Finding space for new infrastructure
Period Sept 2019 - May 2020
Client City of Amsterdam – Public Space and Sustainability department - Ruimte en Duurzaamheid [R&D]
Context & objectives
Amsterdam’s goal is to be a natural gas-free city by 2040. Amsterdam's ambitions for growth and sustainability have an effect on the city’s public space; more infrastructure is needed to continue to reliably supply energy to the growing number of homes, businesses, transport services, data centres and so forth. Making the energy supply more sustainable requires the strengthen of current electricity grids and the construction of sustainable heat grids. In addition, there are strong ambitions for sustainable mobility in the form of electric driving. The new required infrastructure is not only installed at the underground level but it also has an effect on the public space; all public utilities generally have an above-ground component that is usually placed in the urban public space.
The city wants to continue offering quality public space for current and new residents and different users while meeting its sustainable goals. Therefore, the question asked to SpaceTraces is where in the public space could the necessary above-ground energy infrastructure be placed?
The answer to this question requires first to be as specific as possible and perform an analysis to point out the exact locations where enough space is available, to then aggregate the results and give valuable insights at a neighbourhood and at a city level.
Analyses at a sidewalk and at neighbourhood level
The first two elements we started to play out with are:
heat substations (warmteonderstations)
medium voltage stations (middenspanningsruimtes).
The dimensions of these two elements where provided by Liander, one of te main grid operators in The Netherlands. We assured a free space buffer of 2 meters around the elements to guarantee access from every side and to guarantee enough free space on the sidewalks to pedestrians and other users.
The unit of analysis is the sidewalk. In each sidewalk, it is indicated the specific location where the new elements could be placed.
The specific locations within a sidewalk are highlighted with think purple segments (see 1st and 3rd map).
SpaceTraces provides also the total number of elements that could be placed per sidewalk (if any):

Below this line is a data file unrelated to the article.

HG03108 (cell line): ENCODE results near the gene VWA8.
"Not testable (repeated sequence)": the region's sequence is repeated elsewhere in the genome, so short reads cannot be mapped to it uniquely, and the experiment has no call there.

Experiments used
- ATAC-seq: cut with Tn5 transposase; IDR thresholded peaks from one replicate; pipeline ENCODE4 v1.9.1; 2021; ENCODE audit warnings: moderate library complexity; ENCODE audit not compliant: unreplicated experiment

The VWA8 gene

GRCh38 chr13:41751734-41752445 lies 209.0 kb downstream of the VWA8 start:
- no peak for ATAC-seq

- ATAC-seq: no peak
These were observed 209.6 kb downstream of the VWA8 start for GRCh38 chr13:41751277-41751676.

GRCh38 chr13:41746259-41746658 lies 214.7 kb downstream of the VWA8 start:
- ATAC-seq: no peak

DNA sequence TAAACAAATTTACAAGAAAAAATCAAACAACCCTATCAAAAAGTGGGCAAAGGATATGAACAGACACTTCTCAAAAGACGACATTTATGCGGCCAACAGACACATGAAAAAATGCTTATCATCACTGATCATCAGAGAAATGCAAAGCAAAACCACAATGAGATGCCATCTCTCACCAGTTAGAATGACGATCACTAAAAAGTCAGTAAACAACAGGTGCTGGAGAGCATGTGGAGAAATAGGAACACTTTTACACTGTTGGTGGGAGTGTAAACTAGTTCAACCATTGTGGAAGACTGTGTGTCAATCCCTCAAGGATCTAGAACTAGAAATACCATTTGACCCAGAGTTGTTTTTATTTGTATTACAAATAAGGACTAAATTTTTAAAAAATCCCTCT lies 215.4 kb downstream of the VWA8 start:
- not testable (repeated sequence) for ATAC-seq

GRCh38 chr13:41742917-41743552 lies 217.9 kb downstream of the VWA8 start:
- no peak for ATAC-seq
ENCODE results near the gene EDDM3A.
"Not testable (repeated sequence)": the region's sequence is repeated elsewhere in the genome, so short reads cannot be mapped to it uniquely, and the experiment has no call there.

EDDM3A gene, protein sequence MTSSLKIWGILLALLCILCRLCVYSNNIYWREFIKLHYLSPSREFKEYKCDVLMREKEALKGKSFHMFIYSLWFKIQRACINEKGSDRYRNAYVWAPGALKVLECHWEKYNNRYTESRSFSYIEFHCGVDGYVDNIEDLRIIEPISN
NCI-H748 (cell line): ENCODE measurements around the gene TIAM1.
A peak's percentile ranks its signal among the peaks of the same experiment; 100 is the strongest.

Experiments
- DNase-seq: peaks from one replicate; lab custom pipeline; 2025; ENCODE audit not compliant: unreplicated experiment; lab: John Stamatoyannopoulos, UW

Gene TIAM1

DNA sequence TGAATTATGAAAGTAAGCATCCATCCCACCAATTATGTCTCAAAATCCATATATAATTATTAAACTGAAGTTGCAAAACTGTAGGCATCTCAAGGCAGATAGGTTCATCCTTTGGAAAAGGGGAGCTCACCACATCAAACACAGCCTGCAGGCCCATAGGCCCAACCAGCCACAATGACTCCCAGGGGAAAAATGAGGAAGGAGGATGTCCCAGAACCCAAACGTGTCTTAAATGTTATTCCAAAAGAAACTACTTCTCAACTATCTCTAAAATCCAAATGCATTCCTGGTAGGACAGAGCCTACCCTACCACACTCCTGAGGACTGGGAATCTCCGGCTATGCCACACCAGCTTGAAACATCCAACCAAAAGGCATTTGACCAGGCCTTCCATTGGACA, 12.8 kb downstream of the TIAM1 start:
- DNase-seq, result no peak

Purple sidewalks indicate that, at least, it is possible to place one element. The total number, whether is 2 or 10, it is indicated by numbers above the corresponding sidewalk.
Navy sidewalks indicate that there is not enough space to place any new object there (see 2nd and 4th map).
We added the parks, green infrastructure, trees and car parking spots to the maps to reveal other possibilities, for instance, there might be no space in one sidewalk but then some car parking spots could be transformed into available space for this new infrastructure.
One of the main advantages of this project is that SpaceTraces automated the whole process, this way it is easy and fast to modify parameters, such as the dimensions of the elements or the free space required around an element, and run the analysis again.
We are currently providing support to our client by modifying the free space that is needed around an element. This free space changes per neighbourhood; some neighbourhoods are simply more packed and busy than others, especially in the city center, the way the City of Amsterdam has to provide more space in those districts, is by assuring more free space around the new infrastructure. Thanks to the automation process, we can specify this free space per neighbourhood and obtain the new results quickly.
Analysis at a city level
What we seek with the upscaling to the whole city is to aggregate the results obtained in the previous phases (sidewalk and neighbourhood level), providing an integral overview of the city.
Dark blue neighbourhoods indicate that a higher number of new elements can be installed, thus more space is available there.
The type of decisions to be made based on this map are high-level decisions and not as specific as the ones taken at the previous phases. For instance, the map shows that there is not space in a specific neighbourhood but that more new elements could be placed in one of the surrounding neighborhoods. Subsequently, the decisions to be made are related to the management of the grid and to how to assure that the necessary energy demand of the two neighbourhoods is met and not about the exact location of the new objects.